fter languishing for more than six years at a Long Island pier, the historic Nantucket Lightship LV-112 has been sold to a new nonprofit group that plans to move it to Boston for restoration and a new life as a museum.
Jerry Roberts, a board member of the National Lighthouse Museum, which for more than a decade has been trying to establish a facility on the Staten Island waterfront, and Robert Mannino Jr., head of the new U.S. Lightship Museum group, signed the transfer documents Oct. 20. The 73-year-old lightship was sold to the Boston group for $1. The ship was based in Boston throughout its active career when it was not stationed off Nantucket Island.
Because the planned museum site in Staten Island could not accommodate the lightship until the pier was reconstructed and the museum opened, the vessel was brought temporarily to Oyster Bay, where it deteriorated at the municipal pier managed by the nonprofit Waterfront Center. The lighthouse museum plans for a city-owned Staten Island site stalled after Sept. 11, 2001. A succession of planned transfers for the lightship to other Northeast cities fell through.
Oyster Bay Town Supervisor John Venditto, who had been a supporter of the ship and had said the town would take it over if no other home could be found, said the ship could remain at the town pier at no charge until its future was assured. “As long as the lightship is going to be in good hands and be utilized for an appropriate purpose, I’m very satisfied,” he said of the transfer. “It’s time to put it to good use.”
Mannino said he hoped to tow the Nantucket to Boston before severe winter weather set in. Mannino brought a team to Oyster Bay in November to have the ship surveyed and water accumulated in the bilge pumped out.
Roberts said the new group signed a covenant that requires it to maintain the lightship as a national landmark and never alter it. “It has to remain in its original configuration and they’re responsible for putting it in drydock. It guarantees the ship will be treated well and will not be turned into a restaurant or sold for scrap.” The transfer was made for $1 and any future sale would have to be for the same price.
Roberts said there has been some deterioration and some minor vandalism but “the ship is in great shape” because a volunteer has been checking it once
“We’re very glad that although it took a long time we worked very hard to find an organization that would provide the best potential future for the ship and I think we’ve accomplished that,” said Roberts, director of the Connecticut River Museum. “This group was formed specifically to save the ship. I think their hearts are in the right place.”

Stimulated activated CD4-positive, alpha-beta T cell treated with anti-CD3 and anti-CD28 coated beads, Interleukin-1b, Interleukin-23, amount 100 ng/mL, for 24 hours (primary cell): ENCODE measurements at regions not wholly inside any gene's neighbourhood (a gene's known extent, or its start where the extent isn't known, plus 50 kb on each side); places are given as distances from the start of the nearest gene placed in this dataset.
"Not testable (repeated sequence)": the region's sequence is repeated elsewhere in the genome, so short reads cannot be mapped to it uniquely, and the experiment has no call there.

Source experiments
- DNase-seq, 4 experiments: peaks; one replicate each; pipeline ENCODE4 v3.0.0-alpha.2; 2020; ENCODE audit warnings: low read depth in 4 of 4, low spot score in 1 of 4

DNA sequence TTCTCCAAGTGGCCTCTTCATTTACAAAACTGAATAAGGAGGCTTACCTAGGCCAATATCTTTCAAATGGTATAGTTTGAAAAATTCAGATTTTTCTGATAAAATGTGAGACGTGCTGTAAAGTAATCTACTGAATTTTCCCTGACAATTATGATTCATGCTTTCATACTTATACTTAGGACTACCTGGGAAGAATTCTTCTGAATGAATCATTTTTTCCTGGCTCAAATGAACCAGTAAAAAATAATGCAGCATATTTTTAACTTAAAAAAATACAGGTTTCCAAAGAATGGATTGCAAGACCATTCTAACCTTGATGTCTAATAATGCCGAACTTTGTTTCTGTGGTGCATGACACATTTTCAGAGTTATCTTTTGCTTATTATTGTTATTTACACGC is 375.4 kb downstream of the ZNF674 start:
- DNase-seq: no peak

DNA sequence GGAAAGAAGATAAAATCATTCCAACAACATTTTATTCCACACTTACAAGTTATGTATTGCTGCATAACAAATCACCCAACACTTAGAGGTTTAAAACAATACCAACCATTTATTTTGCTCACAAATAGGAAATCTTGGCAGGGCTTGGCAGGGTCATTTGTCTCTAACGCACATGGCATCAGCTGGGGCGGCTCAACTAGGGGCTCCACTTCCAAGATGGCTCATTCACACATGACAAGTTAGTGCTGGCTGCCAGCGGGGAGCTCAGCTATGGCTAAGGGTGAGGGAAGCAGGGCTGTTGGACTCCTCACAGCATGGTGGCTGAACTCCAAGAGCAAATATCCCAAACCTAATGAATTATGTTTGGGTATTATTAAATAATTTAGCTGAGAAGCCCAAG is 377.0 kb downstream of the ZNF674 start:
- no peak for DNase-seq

Roberts said that the remaining board members for the National Lighthouse Museum have to assess whether there was any chance of getting a facility up and running in Staten Island.
Mannino runs a business organizing fund-raising efforts for nonprofit organizations and has been involved for years in maritime projects and served on the executive committee of Essex Shipbuilding Museum in Massachusetts.
He formed the lightship group in August, 2008, after reading about the efforts to find a new owner in a Boston newspaper. It received its nonprofit status last May.
He said there are five board members and others who are helping out including Capt. Bob Densmore, a retired Coast Guard captain who commanded the ship when it was decommissioned at Charlestown Navy Yard in Boston.
Mannino said the group has raised less than $100,000 so far but Sen. John Kerry’s staff has been helping to look for grants.
He said it would cost about $25,000 to move the ship to Boston where he has lined up a shipyard where the Nantucket could be placed in a drydock for hull cleaning, repainting and a survey. He said the ship has not been in a drydock and had its zincs replaced at least 15 years.
“The ship needs a lot of cleanup and preservation work,” he said.
He said the Massachusetts Port Authority has made arrangements to provide a permanent berth for the ship adjacent to a new marine park named Piers Park for a reasonable cost. Eventually the ship would be open to the public as a museum with educational programs for students.
“To get the ship back in running condition will probably cost a half-million dollar,” Mannino said. He said the ship would leave the dock several times a year for special occasions.
The organization is developing a membership program. Details are available at Nantucketlightshiplv-112.org.
This story appeared in the
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